• ExporTT offers a Grant Fund Facility to a range of sectors, including the Creative Industries. SMEs that currently earn revenue less than TT$15 million annually and have been in operation for a minimum of two years can access 50% of the cost of new capital requirements or expenditure. Applicants will be required to meet at least 50% of the cost of the acquisition and the Grant is capped at TT$250,000. Contact ExporTT here.
    • InvesTT manages a number of ICT incentives that can be applied to the animation sector:
      • A tax allowance set at 150 percent up to $3 million provided to businesses that invest in tech start-ups and new tech businesses
      • A tax allowance set at 150 percent up to $3 million provided to businesses that engage in technology solutions and digitalization.
      • A tax allowance set at 150 percent up to $3 million provided to businesses that create employment in the technology industry, particularly for young people.
      • All taxes on mobile and digital equipment, mobile phones, software, computer accessories and peripherals removed.
    Contact InvesTT here.

  • REGIONAL

    Regional

    From a regional perspective, there is a short list of incentives or benefits that could be useful to animation sector practitioners; similar to the situations in the individual territories, there needs to be more consistent focus on the infrastructure needs of the sector in order to increase sustainability and competitiveness.
    • CaribExport is offering a Direct Support Grant to companies operating within CARIFORUM countries. Applicants can receive a non-reimbursable grant valued between €5,000 – €15,000 to retool their businesses due to the impact of COVID-19, to take advance of benefits gained from the EPA, business continuity, or to facilitate digital transformation. More information here and contact Carib Export directly here.
    • The Compete Caribbean Partnership Facility (CCPF) is a Private Sector Development Programme that delivers solutions to stimulate economic growth, increase productivity and foster innovation and competitiveness across the Caribbean. Its implementation of projects across the region could prove useful to the future growth of sector in the region, as one of their sub-projects was a few years ago. The “Caribbean Cluster Initiative for Animation Outsourcing and Intellectual Property Development” (listed on UNESCO’s website) was launched in 2016, with the objective of building the capacity of the Caribbean Animation Cluster to deliver world-class animation services, in order to establish the Caribbean as a competitive supplier of animation production and post-production services.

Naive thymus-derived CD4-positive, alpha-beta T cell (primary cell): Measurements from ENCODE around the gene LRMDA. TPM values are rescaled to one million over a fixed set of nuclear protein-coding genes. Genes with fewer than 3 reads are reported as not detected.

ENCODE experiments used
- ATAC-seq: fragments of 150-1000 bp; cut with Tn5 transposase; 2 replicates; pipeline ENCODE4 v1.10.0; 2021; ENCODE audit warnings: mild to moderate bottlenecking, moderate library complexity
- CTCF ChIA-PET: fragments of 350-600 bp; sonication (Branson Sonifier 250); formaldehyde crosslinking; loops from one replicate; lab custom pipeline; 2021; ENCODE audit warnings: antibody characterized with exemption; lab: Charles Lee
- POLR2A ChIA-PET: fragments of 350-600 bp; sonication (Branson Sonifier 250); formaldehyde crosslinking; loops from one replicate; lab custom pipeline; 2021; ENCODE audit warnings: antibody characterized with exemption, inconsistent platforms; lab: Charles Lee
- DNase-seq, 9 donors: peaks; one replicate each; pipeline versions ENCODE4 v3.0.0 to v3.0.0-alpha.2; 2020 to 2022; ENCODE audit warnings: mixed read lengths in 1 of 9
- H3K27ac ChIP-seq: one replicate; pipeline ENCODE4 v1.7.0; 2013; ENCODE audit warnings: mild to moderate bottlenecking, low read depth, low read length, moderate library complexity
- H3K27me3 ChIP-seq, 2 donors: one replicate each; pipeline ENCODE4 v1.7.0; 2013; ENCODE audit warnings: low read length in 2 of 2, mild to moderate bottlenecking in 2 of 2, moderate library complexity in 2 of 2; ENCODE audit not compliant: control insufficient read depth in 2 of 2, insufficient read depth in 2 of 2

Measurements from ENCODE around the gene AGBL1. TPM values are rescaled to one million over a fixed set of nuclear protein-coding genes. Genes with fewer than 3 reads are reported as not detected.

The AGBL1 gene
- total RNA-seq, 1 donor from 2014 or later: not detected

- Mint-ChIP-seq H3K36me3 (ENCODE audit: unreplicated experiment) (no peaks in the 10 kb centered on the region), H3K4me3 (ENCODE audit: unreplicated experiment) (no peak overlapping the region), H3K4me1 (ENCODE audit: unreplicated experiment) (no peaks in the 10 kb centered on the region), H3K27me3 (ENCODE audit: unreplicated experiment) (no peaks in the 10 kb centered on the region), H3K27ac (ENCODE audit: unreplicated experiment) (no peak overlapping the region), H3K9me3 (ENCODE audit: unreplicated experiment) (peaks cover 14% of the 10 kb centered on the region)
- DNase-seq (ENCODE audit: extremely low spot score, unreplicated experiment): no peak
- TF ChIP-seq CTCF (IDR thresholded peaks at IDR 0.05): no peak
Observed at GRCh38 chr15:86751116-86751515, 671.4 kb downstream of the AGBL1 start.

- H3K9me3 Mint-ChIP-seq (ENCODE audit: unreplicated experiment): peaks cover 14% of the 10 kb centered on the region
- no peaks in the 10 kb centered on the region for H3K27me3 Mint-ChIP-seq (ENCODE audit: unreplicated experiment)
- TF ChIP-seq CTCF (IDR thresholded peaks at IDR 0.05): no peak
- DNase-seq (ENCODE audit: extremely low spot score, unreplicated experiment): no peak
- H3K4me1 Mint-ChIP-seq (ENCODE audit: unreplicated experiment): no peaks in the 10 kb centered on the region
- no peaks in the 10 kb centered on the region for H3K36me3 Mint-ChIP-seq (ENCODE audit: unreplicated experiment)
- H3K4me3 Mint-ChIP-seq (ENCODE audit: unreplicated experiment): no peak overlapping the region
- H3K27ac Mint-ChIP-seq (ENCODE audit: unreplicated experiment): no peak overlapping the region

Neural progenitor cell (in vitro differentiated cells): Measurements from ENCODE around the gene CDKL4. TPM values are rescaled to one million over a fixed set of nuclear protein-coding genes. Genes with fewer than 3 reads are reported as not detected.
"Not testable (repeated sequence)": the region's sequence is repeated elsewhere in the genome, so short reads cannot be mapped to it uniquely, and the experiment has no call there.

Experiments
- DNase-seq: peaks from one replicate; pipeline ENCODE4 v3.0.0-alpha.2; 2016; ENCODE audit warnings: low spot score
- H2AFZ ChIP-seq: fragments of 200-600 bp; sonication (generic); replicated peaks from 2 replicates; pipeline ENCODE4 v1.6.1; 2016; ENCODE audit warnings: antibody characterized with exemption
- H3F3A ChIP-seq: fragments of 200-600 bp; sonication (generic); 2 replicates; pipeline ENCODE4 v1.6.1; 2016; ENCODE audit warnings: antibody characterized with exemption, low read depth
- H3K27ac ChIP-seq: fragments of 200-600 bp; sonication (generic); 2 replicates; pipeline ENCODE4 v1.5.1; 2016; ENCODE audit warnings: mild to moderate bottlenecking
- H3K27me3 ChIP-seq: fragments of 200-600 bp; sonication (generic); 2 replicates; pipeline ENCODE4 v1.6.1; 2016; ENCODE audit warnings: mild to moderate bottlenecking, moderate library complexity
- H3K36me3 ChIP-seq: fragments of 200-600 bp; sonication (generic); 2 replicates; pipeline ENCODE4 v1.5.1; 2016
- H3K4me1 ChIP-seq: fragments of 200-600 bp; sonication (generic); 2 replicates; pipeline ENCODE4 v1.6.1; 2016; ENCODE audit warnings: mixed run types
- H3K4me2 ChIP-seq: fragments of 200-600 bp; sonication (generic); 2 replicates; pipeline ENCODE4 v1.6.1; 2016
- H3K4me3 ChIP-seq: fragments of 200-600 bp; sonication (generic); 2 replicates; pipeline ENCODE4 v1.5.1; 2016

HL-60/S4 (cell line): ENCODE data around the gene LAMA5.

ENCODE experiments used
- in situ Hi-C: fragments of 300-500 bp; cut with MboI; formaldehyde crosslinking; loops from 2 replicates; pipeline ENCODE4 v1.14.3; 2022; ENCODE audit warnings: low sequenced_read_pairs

• INTERNATIONAL

    International

    Compete Caribbean is a development program that provides technical assistance grants and investment funding to firms and entrepreneurs to take a chance on an innovative, risky business idea to improve the revenue performance and competitiveness of the firm. It is funded by the Inter-American Development Bank (IDB), the United Kingdom Department for International Development (DFID) and the Government of Canada. Although there are no active projects related to animation on their website at this time, the services that they offer could prove beneficial to the growth of the Caribbean’s animation industry development in the future.
    • Since 2008, the ACP-EU (African, Caribbean, Pacific to European Union) Cultural Programme has provided funding and technical assistance to the African, Caribbean and Pacific regions to specifically support culture and creativity in the ACP countries. Implemented by the Secretariat of the ACP Group of States and funded by the European Union, the “ACP-EU towards a viable cultural industry” programme (ACP-EU CULTURE) intends to boost the potential of the cultural and creative sector and its contribution to the social and economic development of the ACP countries. With a budget of 40 million € for the period 2019-2024, the programme aims at: